HYDERABAD: The agriculture sector has attracted the attention of all the major parties as they got down to the preparation of their respective election manifestos. The PPP, for instance, seeks to modernise agriculture and enhance production under the proposed ‘People’s Agriculture Programme’ to ensure five per cent growth rate in the sector as against the current 3.1 per cent.
The party has vowed to line all water channels which, if implemented, would undoubtedly be a major initiative.
The PML-N has resolves to turn agriculture into a fully-viable economic industry by changing the policy framework and terms of trade. Besides, it would seek parliamentary approval for adding a new article to the Constitution to make ‘Right to Food’ a fundamental right of every citizen within a reasonable timeframe.
The PTI has committed to allocate 65 per cent of ADP funds for agricultural and rural development. Like the other two parties, it has also discussed irrigation and land reforms while promising to monitor the ownership of the distributed state land and to ensure credit and agriculture support services for the farmers.
In theory, the manifestos are comprehensive as far as agriculture is concerned. The implementation part is something that is making the stakeholders to, at best, adopt a wait-and-see approach.
“The manifestoes look good, but I don’t know how the parties plan to arrange credit for the farmers. The Zarai Taraqiati Bank Limited (ZTBL) only makes up for only eight per cent of the loans at present,” argued Mehmood Nawaz Shah, General Secretary of the Sindh Abadgar Board. He said the agrarian economy stands at $50 billion and the sector needs an explanation how the parties will ensure credit through the private sector,” he said.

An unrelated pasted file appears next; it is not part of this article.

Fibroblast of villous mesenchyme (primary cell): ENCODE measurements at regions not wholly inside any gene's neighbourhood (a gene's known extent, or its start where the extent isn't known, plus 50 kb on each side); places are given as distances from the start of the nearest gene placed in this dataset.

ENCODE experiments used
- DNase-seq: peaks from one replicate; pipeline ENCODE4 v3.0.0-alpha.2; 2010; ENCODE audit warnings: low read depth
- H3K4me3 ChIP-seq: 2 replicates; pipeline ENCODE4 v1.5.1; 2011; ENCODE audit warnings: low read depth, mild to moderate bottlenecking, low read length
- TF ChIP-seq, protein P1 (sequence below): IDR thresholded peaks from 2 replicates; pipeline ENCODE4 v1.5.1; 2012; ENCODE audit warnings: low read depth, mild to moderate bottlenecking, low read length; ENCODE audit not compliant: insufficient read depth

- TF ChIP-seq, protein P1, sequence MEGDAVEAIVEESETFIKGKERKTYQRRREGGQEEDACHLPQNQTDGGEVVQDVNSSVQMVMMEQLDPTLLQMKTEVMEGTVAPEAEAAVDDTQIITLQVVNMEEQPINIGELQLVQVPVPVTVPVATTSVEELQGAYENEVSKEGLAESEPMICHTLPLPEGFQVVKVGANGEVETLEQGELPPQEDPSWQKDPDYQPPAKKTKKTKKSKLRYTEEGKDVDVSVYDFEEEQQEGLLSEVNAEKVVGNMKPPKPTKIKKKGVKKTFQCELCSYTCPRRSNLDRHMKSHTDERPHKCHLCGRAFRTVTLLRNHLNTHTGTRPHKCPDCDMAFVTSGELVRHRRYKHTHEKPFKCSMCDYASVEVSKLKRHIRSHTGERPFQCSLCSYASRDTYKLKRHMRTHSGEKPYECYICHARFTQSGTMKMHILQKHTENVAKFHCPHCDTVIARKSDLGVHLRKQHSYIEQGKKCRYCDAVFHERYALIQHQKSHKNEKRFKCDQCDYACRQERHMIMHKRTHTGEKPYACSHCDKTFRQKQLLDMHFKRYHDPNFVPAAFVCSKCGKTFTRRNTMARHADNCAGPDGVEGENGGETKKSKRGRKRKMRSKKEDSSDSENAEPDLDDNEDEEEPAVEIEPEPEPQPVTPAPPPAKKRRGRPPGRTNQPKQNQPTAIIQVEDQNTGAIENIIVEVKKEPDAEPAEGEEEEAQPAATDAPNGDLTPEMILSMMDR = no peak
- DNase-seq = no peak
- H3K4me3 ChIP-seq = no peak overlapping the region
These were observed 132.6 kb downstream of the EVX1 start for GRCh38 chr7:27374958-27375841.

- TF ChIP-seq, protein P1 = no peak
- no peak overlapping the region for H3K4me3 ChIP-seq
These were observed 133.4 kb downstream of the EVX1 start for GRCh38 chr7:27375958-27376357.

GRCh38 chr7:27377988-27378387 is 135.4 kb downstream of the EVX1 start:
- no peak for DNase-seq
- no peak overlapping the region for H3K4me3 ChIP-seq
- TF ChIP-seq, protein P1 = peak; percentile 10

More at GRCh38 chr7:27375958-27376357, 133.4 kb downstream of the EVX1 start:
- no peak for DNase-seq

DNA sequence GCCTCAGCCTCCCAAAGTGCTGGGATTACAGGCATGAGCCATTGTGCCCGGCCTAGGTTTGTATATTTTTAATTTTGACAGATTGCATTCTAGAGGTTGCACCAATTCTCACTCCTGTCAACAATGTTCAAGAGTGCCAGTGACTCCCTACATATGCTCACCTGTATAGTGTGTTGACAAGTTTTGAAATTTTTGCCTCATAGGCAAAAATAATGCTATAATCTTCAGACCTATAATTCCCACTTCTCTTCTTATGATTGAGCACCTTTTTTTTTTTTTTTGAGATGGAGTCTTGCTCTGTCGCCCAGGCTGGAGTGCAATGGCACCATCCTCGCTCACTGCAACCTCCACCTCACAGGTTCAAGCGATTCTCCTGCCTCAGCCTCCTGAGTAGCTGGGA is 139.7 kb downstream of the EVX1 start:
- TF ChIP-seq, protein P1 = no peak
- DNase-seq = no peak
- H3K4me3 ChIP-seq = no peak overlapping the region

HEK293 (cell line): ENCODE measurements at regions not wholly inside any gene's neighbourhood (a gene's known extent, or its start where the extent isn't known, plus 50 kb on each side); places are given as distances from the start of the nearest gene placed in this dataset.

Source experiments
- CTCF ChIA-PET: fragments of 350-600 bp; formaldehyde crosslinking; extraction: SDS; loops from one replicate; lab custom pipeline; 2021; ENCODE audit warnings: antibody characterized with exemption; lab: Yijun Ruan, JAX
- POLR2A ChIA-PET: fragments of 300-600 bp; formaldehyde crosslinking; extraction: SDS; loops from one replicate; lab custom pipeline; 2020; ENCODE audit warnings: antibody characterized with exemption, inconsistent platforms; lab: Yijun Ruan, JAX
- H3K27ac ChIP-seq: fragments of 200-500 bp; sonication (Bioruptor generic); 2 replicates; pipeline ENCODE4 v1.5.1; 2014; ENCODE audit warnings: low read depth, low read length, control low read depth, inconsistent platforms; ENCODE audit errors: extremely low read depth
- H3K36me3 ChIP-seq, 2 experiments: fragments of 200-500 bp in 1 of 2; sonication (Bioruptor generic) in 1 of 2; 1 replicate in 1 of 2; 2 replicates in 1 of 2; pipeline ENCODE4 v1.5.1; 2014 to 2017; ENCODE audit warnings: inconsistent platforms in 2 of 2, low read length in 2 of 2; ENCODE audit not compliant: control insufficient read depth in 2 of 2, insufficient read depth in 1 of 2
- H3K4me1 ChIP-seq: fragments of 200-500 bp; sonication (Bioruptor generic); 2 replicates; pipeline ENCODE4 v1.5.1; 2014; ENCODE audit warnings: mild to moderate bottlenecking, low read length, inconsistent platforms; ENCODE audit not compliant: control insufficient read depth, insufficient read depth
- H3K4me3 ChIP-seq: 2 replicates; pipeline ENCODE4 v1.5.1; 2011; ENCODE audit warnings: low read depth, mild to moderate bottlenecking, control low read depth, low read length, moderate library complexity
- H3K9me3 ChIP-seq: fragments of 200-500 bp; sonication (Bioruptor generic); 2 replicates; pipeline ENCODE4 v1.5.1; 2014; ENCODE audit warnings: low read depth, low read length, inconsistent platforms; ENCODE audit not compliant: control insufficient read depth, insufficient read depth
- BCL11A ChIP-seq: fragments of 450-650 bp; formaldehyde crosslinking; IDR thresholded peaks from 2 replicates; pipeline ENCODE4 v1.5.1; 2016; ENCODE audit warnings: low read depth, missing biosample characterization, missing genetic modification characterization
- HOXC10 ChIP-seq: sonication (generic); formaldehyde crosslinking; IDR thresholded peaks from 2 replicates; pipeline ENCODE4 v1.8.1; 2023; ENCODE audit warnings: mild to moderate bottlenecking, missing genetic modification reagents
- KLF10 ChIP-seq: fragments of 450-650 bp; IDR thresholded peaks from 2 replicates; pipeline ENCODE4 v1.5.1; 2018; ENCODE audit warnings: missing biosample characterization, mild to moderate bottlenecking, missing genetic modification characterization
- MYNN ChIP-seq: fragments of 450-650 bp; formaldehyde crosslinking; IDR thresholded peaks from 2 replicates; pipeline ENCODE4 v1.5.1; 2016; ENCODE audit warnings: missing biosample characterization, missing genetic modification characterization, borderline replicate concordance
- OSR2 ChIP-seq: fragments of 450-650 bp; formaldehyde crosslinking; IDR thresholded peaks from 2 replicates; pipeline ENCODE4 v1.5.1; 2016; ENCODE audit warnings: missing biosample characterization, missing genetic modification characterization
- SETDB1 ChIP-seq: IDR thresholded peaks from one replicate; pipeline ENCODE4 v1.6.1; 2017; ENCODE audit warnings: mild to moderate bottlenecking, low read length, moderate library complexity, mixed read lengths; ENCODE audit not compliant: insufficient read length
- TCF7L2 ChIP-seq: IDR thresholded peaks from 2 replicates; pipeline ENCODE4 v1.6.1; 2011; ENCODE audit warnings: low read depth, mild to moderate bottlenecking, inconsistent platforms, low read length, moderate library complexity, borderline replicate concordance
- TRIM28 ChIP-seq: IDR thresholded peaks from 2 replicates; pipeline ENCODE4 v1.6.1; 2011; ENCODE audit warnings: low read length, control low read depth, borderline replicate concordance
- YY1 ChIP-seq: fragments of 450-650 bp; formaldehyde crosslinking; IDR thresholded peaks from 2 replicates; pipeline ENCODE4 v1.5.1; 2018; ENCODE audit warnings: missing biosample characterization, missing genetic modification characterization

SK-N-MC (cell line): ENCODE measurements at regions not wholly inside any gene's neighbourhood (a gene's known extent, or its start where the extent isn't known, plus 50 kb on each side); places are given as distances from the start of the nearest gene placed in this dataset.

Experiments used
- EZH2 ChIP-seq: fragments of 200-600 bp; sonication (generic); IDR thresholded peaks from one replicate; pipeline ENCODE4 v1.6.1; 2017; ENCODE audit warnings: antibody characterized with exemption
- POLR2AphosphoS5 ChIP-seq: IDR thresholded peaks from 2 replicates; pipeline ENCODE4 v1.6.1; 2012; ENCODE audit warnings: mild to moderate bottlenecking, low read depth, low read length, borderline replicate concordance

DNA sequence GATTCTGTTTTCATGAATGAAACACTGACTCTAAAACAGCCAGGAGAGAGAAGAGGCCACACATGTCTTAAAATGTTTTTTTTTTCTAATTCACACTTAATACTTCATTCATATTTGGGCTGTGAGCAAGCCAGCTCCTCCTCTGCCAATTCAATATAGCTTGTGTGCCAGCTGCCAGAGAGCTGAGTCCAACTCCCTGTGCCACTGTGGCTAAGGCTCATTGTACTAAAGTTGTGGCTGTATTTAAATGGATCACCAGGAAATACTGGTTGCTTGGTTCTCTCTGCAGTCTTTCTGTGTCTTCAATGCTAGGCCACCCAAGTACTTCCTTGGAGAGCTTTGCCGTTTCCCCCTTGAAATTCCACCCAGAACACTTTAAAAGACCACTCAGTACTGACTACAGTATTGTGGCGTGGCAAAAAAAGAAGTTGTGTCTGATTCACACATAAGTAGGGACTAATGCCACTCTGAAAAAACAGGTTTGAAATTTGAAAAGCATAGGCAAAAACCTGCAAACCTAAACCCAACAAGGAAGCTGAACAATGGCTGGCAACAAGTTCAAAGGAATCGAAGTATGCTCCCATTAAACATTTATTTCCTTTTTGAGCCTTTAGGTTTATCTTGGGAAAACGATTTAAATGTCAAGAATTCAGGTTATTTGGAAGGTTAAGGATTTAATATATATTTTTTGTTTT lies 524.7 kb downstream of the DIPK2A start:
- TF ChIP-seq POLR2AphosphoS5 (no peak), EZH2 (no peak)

He was, however, appreciative of PPP’s commitment towards land reforms the People’s Agriculture Programme, which would encourage export-oriented crops. Another aspect of the PPP manifesto that impressed Shah was the livestock revenue enhancement plan under which women from selected rural households will be provided with requisite livestock resources to earn a sustainable income. “This is something really encouraging for rural women, provided it is implemented properly,” he added.
Nabi Bux Sathio, General Secretary of the Sindh Chamber of Agriculture, was critical of the fact that the PPP had promised flat rate for tube-wells but it had itself discontinued its application three years ago. He appreciated the party’s resolve that it would line water channels, which, he said, would ensure water conservation.
Sathio is impressed by PTI’s manifesto which promises 65 per cent of ADP allocations for agriculture and rural development. However, he opposed the proposal of “price fixation of irrigation water”, arguing that not all farmers use laser levelling which is an expensive option. Instead, he supported PPP’s proposal related to solar-powered tube-wells and better support price for wheat, cotton, sugarcane and rice.
Sathio said that revitalising corporate farming would only benefit the managers of cooperatives and not small growers, calling the PML-N plans vague.
According to Nadeem Shah, a progressive farmer, PPP had repeated itself in terms of promises, while the PML-N didn’t come up with any fresh idea either. It is the PTI proposal of ensuring a balance between the cost of production and the price of crop that seemed to have satisfied him the most. “It is a reasonable commitment,” Shah said.
The PTI manifesto has also made a major pledge to introduce “a nationwide crop and livestock insurance scheme”, which may have positive implications in the wake of floods that have visited Sindh in recent years.
PML-N in the only party, however, that has directly addressed the issue of natural disasters, setting a target of prioritising routes destroyed by such calamities and building villages in all disaster zones.
Surprisingly, no party has even once mentioned the drainage sector which matters the most in the development of farmlands. In Sindh’s context, it attains significance as the province serves to take the entire drainage of upcountry to the sea through two different drainages. One of them, the Right Bank Outfall Drain (RBOD) lies incomplete even after a decade, while the Left Bank Outfall Drain (LBOD) has been a disaster in itself.